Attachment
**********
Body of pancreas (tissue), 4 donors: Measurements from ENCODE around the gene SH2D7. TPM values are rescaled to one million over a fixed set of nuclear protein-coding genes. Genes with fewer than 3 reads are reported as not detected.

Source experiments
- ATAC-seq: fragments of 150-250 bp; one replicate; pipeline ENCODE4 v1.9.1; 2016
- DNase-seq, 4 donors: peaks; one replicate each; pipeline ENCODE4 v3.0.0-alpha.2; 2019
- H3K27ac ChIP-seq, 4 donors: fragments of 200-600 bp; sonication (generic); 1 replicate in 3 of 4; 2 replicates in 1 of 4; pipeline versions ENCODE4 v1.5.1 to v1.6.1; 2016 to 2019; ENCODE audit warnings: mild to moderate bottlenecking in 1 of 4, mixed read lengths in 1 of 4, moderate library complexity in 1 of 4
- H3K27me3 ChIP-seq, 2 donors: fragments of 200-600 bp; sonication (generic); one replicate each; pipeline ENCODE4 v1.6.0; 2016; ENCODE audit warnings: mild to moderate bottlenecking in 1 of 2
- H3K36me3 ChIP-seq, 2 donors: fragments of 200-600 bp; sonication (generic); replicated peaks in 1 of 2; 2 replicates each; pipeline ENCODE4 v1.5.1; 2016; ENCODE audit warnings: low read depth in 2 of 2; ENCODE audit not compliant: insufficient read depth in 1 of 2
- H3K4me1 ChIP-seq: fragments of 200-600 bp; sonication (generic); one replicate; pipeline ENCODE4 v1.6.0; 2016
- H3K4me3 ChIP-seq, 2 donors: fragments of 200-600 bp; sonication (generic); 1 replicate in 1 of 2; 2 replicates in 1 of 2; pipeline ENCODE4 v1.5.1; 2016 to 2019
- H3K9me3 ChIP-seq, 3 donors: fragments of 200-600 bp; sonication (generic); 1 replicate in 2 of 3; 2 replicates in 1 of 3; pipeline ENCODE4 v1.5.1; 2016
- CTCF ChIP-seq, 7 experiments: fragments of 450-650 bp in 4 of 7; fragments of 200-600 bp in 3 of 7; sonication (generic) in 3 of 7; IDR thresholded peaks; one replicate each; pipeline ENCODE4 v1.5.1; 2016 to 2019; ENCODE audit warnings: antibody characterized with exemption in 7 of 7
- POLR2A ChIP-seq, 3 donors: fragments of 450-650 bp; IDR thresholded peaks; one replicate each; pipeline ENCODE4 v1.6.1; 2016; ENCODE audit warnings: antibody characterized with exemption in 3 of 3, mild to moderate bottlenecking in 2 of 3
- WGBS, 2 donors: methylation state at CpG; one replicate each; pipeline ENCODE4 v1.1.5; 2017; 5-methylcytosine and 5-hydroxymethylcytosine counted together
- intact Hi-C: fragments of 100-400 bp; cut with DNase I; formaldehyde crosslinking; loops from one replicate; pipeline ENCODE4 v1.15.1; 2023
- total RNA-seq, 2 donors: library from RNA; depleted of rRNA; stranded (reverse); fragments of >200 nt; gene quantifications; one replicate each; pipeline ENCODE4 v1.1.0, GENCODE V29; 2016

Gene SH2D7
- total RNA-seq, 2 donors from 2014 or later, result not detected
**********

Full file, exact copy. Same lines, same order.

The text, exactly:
Body of pancreas (tissue), 4 donors: Measurements from ENCODE around the gene SH2D7. TPM values are rescaled to one million over a fixed set of nuclear protein-coding genes. Genes with fewer than 3 reads are reported as not detected.

Source experiments
- ATAC-seq: fragments of 150-250 bp; one replicate; pipeline ENCODE4 v1.9.1; 2016
- DNase-seq, 4 donors: peaks; one replicate each; pipeline ENCODE4 v3.0.0-alpha.2; 2019
- H3K27ac ChIP-seq, 4 donors: fragments of 200-600 bp; sonication (generic); 1 replicate in 3 of 4; 2 replicates in 1 of 4; pipeline versions ENCODE4 v1.5.1 to v1.6.1; 2016 to 2019; ENCODE audit warnings: mild to moderate bottlenecking in 1 of 4, mixed read lengths in 1 of 4, moderate library complexity in 1 of 4
- H3K27me3 ChIP-seq, 2 donors: fragments of 200-600 bp; sonication (generic); one replicate each; pipeline ENCODE4 v1.6.0; 2016; ENCODE audit warnings: mild to moderate bottlenecking in 1 of 2
- H3K36me3 ChIP-seq, 2 donors: fragments of 200-600 bp; sonication (generic); replicated peaks in 1 of 2; 2 replicates each; pipeline ENCODE4 v1.5.1; 2016; ENCODE audit warnings: low read depth in 2 of 2; ENCODE audit not compliant: insufficient read depth in 1 of 2
- H3K4me1 ChIP-seq: fragments of 200-600 bp; sonication (generic); one replicate; pipeline ENCODE4 v1.6.0; 2016
- H3K4me3 ChIP-seq, 2 donors: fragments of 200-600 bp; sonication (generic); 1 replicate in 1 of 2; 2 replicates in 1 of 2; pipeline ENCODE4 v1.5.1; 2016 to 2019
- H3K9me3 ChIP-seq, 3 donors: fragments of 200-600 bp; sonication (generic); 1 replicate in 2 of 3; 2 replicates in 1 of 3; pipeline ENCODE4 v1.5.1; 2016
- CTCF ChIP-seq, 7 experiments: fragments of 450-650 bp in 4 of 7; fragments of 200-600 bp in 3 of 7; sonication (generic) in 3 of 7; IDR thresholded peaks; one replicate each; pipeline ENCODE4 v1.5.1; 2016 to 2019; ENCODE audit warnings: antibody characterized with exemption in 7 of 7
- POLR2A ChIP-seq, 3 donors: fragments of 450-650 bp; IDR thresholded peaks; one replicate each; pipeline ENCODE4 v1.6.1; 2016; ENCODE audit warnings: antibody characterized with exemption in 3 of 3, mild to moderate bottlenecking in 2 of 3
- WGBS, 2 donors: methylation state at CpG; one replicate each; pipeline ENCODE4 v1.1.5; 2017; 5-methylcytosine and 5-hydroxymethylcytosine counted together
- intact Hi-C: fragments of 100-400 bp; cut with DNase I; formaldehyde crosslinking; loops from one replicate; pipeline ENCODE4 v1.15.1; 2023
- total RNA-seq, 2 donors: library from RNA; depleted of rRNA; stranded (reverse); fragments of >200 nt; gene quantifications; one replicate each; pipeline ENCODE4 v1.1.0, GENCODE V29; 2016

Gene SH2D7
- total RNA-seq, 2 donors from 2014 or later, result not detected